An irregular, irreverent, post-modern account of the surreal, the ordinary, and the bizarre happenings on and around the Felia lavender farm in Crete

Tuesday, February 21, 2006

Maps of absence

"We are all haunted," said Shaun leaning conspiratorially over the table and flicking the ash from his cigarette, missing the ashtray entirely and spattering the waxed surface with a liberal grey dust, " and we are all haunted by the same demon." The five men around the table looked each in turn at the others and a slow communal nod followed. "But," said Shem seriously, "we do not talk of it --- our stalker if you will." Another communal nod. All knew whereof the twins spoke and none would articulate the word.

Shaun lit another cigarette and took a mouthful of coffee. Eddie was steepling his hands and staring intently at them. Eddie more than anyone knew. Farmboy gently put his arm on Eddie's shoulder and rocked him. "Do we have to?" he asked quietly, looking The Boss directly in the eye. "We don't have to, of course we don't, but ..." and there The Boss left it hanging ominously over the table. His elbows were on the table and his head was between his hands. "But that film last night ...".

"Does it do any good not to talk of it? Ignoring it will not make it go away nor make it easier to live with and we all have to learn to live more at ease with it. Besides, if it strikes we'll not be able to talk of it. We have to agree to watch each other's backs. We have to develop protocols for the eventuality that it gets one of us." Shaun pushed his chair back from the table and rocked it back, he spread his hands and spoke again, "Well that's how I see it. What do you guys think? We can always drop it if you want."

Nobody stirred. The silence, the restraint, was palpable. A kind of mental static charge continued building until Shem discharged it with "When we were kids, just 6 or so ..." An unspoken group assent was signalled by every head coming up. All were suddenly ready to talk or if not to talk then to listen.

"When we were kids, as I said, we used to go and visit mum's sister once a month. We were only bits of kids. It was a lovely place. Lovely, but scary for a kid. Probably scary for an adult come to that. It was in its own grounds - neatly tended and I remember the sun shining. Inside though, in the wards, in the day rooms, it was a nightmare. Lost people, empty people, sitting, standing in corridors, wandering so clearly aimlessly. Were these really people? They looked like. But they didn't act like. Not scary like to make you run away but ... it just filled us with horror. A horror that, even then, we couldn't speak of. Later we went to visit dad's brother - same deal, different hospital. Barley Lane - known locally as the nuthatch. What was mum thinking of?"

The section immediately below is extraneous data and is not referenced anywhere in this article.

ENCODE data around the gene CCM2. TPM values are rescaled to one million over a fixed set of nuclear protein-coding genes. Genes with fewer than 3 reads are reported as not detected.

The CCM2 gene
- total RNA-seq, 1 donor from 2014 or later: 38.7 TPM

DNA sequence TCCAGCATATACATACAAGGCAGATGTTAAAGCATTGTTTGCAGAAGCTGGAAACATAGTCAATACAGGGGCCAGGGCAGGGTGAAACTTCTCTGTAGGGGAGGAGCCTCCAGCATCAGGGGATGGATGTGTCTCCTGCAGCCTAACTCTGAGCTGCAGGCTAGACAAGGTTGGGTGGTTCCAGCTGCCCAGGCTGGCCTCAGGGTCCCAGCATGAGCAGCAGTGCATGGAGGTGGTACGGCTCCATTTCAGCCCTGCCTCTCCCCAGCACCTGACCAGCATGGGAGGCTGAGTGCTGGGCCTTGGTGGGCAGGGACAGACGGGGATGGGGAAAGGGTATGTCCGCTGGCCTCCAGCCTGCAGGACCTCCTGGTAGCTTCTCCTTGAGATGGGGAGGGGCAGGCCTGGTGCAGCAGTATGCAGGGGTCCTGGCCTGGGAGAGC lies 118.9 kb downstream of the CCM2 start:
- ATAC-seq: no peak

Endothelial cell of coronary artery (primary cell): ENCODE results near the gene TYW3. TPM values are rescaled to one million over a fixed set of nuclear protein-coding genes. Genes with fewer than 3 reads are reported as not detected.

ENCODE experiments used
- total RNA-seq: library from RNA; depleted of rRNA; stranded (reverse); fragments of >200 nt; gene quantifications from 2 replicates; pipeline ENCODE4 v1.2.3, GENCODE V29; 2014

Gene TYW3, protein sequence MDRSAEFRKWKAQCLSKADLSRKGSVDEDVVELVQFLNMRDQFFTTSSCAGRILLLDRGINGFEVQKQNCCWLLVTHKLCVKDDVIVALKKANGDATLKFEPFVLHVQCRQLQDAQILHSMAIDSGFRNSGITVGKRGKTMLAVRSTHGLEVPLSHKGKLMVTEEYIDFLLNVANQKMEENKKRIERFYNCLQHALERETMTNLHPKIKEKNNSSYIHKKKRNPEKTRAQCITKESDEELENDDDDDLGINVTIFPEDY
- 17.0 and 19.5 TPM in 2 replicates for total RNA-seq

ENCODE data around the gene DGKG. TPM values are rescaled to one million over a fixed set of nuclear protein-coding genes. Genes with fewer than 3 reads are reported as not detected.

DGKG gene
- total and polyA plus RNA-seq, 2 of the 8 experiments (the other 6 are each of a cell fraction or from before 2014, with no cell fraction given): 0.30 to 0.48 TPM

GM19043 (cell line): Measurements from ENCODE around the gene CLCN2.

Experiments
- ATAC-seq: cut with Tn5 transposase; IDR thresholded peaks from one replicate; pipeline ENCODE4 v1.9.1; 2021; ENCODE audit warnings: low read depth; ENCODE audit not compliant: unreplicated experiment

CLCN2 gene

"And," broke in Shaun, "she just told us that Rose had "problems with her nerves". And with the drink. Oh yes, they all had problems with the drink all right. It's a family trait. Every one of them, but one has to wonder whether the drink was a symptom or an escape: a cause or an effect? That was our first exposure. The first we knew of it all. I think we both knew that that could be our fates too and feared that it could be our destiny." As a man they all nodded together. It was, evidently, a common experience. "Our granddad" said Eddie. "My uncle" said The Boss. They had all been to the same place. And this was their first exposure to the demon. Not, I am afraid, the demon drink!

The Boss spoke next, a catch in his voice, a tremor even, "So we have all lived with the possibility of madness overtaking us? The likelihood even?" Nods all round. "And then, as if that weren't bad enough, we all found our friend big A? Or rather had him thrust upon us?" More nods, more vigorous this time.

"Those images of the scans that they showed in the film though, those CAT scans, it's not the same thing at all is it, the big A? It's almost as though it were the exact opposite. Rose lost her mind: Bobby lost his mind. But with Alzheimer's it's as though your mind - or your brain - loses you. Those CAT scans are maps of absence. Black holes where the person used to be. A shell is all that it leaves: a hollowed out thing - not human - not as we know it. Without words, without language, how are we human? Especially those of us who live in words - in thought - in our heads? Without words how are thoughts possible? Rose, I'm sure went inside. Bobby too. But, where was Iris? Gone! Absent. No more."

"Can we drop this? Please? It isn't helping Eddie - as far as I can see we all keep watch on each other ---- and then we decide what to do. Is that OK?"


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